How to Assess Digital Transformation Efforts

How to Assess Digital Transformation Efforts

Not all organizations are succeeding with their digital transformation efforts. For one thing, the focus of their success metrics may be too narrow.

The operative word in digital transformation is “transformation,” not digital, which at least partially explains the concept’s successes and failures. If your company emphasizes digital at the expense of transformation, it may be overly focused on technology. If your company emphasizes transformation, it is more likely to address the cultural and technological aspects of digital transformation.

The different approaches use different sets of success metrics. Specifically, while one company may narrowly focus on metrics related to cloud migration or DevOps, the other measures success based on business objectives.

“Digital transformation is almost a bit of a bad name because it encourages people to buy digital products and tools as opposed to reconstructing their businesses,” said Mimi Brooks, CEO of Logical Design Solutions (LDS), a consulting firm that designs digital solutions for global enterprises. “There are still a lot of [organizations] that think becoming a digital business is about buying the digital platforms and tools that everybody else has, so I think we’ve got a bit of an idea problem there.”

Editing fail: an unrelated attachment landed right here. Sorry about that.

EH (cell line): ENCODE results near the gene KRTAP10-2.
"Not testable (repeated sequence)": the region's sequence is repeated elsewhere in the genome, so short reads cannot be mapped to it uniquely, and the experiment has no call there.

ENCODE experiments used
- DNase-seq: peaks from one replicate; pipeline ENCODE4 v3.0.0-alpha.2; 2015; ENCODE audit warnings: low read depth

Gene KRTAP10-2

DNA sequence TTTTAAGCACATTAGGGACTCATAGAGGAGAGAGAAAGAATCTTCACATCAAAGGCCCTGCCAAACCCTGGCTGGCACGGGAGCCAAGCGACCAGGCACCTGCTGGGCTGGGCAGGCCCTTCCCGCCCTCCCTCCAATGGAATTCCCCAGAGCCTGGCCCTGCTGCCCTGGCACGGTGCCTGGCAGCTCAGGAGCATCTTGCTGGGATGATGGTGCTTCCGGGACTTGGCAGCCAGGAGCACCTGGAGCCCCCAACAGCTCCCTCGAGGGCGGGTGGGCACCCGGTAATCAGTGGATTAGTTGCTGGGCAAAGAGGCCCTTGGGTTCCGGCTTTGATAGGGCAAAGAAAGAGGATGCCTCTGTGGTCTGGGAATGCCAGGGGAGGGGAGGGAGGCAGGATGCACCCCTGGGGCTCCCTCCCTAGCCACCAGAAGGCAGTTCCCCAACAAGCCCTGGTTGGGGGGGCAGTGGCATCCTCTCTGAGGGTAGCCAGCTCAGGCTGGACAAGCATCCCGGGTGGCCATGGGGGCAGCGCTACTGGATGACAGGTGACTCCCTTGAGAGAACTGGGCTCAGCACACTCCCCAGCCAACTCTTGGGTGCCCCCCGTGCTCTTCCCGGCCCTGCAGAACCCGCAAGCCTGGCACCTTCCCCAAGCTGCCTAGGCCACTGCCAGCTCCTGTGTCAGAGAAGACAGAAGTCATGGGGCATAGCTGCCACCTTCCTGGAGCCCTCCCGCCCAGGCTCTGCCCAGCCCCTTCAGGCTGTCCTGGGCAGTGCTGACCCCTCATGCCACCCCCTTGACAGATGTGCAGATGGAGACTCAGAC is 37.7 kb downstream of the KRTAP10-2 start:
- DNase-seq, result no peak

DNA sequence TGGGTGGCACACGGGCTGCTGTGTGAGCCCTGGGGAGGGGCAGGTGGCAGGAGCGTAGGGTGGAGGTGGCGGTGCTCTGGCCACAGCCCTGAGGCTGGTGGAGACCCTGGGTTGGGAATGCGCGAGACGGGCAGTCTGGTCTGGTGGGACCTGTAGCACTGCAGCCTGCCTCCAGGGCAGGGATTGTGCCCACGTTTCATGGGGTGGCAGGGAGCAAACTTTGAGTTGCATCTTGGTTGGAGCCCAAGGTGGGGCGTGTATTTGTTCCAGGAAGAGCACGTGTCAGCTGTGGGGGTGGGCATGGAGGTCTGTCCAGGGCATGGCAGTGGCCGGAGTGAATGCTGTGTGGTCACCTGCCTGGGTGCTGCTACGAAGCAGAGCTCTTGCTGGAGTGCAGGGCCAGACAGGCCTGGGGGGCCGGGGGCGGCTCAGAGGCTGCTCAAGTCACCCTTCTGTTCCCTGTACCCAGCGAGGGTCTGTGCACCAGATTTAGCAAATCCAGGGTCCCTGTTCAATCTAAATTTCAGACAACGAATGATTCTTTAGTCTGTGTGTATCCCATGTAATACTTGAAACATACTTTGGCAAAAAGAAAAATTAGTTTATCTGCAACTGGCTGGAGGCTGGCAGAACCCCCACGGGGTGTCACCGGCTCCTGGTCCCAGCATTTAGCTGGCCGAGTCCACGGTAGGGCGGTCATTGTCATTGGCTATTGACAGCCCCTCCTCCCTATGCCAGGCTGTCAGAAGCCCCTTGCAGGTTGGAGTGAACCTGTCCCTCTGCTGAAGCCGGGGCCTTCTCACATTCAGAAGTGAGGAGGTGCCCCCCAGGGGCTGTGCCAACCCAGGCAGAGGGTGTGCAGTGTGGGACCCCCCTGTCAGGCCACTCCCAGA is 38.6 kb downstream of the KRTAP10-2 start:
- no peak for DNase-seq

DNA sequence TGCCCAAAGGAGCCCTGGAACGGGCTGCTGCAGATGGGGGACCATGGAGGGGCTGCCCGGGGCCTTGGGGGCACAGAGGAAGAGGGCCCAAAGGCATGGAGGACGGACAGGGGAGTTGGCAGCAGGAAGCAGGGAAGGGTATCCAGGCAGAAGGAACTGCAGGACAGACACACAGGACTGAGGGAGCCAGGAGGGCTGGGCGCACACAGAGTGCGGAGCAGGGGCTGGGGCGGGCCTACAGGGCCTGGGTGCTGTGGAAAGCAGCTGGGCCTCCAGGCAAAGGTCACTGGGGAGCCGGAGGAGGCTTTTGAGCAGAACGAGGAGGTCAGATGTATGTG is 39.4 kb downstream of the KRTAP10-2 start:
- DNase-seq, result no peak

Assessment should be continuous

One thing that differentiates today’s digital businesses from traditional companies is time. In the digital world, everything happens at an accelerated rate and to keep pace, businesses must evolve from periodic processes and mindsets to continuous processes and mindsets. For the past couple of decades, software development teams have been moving along a continuum of Agile, DevOps, and continuous integration and continuous delivery in a constant quest to deliver value to customers at an ever-accelerating rate. The problem with digital transformation efforts is that the continuous process mindset has not yet bubbled up and across non-digital native companies in many cases.

The business side of the house has to be as aligned around [Agile and DevOps] because they’re going to have to create roadmaps and requirements that can be turned into user stories that keep an engineering team delivering high velocity,” said Mike Cowden, president of digital transformation and software development enablement consulting company Slalom Build. “It’s a complete organizational mindset that has to take place in order for digital transformation to even happen. “

While digital natives have had the luxury of starting with a clean slate, traditional companies have to overcome the mentality of assessment, planning, execution, and evaluation as events versus continuous processes.

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